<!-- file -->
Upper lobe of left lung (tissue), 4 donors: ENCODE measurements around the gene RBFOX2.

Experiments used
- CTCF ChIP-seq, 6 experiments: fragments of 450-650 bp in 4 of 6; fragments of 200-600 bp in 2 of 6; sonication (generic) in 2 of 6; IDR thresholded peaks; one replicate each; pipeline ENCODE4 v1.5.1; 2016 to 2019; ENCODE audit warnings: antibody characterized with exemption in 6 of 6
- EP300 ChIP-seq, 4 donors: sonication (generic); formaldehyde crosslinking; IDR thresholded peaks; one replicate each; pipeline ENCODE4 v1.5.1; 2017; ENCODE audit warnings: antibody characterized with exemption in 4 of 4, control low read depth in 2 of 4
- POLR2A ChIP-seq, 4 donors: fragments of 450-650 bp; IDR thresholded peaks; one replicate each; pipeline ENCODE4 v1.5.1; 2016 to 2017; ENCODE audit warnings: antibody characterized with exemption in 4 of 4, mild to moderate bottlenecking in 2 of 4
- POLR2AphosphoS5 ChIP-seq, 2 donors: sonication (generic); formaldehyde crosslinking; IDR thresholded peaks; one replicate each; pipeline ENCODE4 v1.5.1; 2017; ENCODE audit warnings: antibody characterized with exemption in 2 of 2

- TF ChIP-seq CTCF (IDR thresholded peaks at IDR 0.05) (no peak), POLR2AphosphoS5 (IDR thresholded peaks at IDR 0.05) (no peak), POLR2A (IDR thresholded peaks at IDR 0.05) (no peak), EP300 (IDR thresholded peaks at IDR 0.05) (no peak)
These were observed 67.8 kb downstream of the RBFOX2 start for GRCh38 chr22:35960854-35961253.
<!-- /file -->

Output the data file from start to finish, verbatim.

Upper lobe of left lung (tissue), 4 donors: ENCODE measurements around the gene RBFOX2.

Experiments used
- CTCF ChIP-seq, 6 experiments: fragments of 450-650 bp in 4 of 6; fragments of 200-600 bp in 2 of 6; sonication (generic) in 2 of 6; IDR thresholded peaks; one replicate each; pipeline ENCODE4 v1.5.1; 2016 to 2019; ENCODE audit warnings: antibody characterized with exemption in 6 of 6
- EP300 ChIP-seq, 4 donors: sonication (generic); formaldehyde crosslinking; IDR thresholded peaks; one replicate each; pipeline ENCODE4 v1.5.1; 2017; ENCODE audit warnings: antibody characterized with exemption in 4 of 4, control low read depth in 2 of 4
- POLR2A ChIP-seq, 4 donors: fragments of 450-650 bp; IDR thresholded peaks; one replicate each; pipeline ENCODE4 v1.5.1; 2016 to 2017; ENCODE audit warnings: antibody characterized with exemption in 4 of 4, mild to moderate bottlenecking in 2 of 4
- POLR2AphosphoS5 ChIP-seq, 2 donors: sonication (generic); formaldehyde crosslinking; IDR thresholded peaks; one replicate each; pipeline ENCODE4 v1.5.1; 2017; ENCODE audit warnings: antibody characterized with exemption in 2 of 2

- TF ChIP-seq CTCF (IDR thresholded peaks at IDR 0.05) (no peak), POLR2AphosphoS5 (IDR thresholded peaks at IDR 0.05) (no peak), POLR2A (IDR thresholded peaks at IDR 0.05) (no peak), EP300 (IDR thresholded peaks at IDR 0.05) (no peak)
These were observed 67.8 kb downstream of the RBFOX2 start for GRCh38 chr22:35960854-35961253.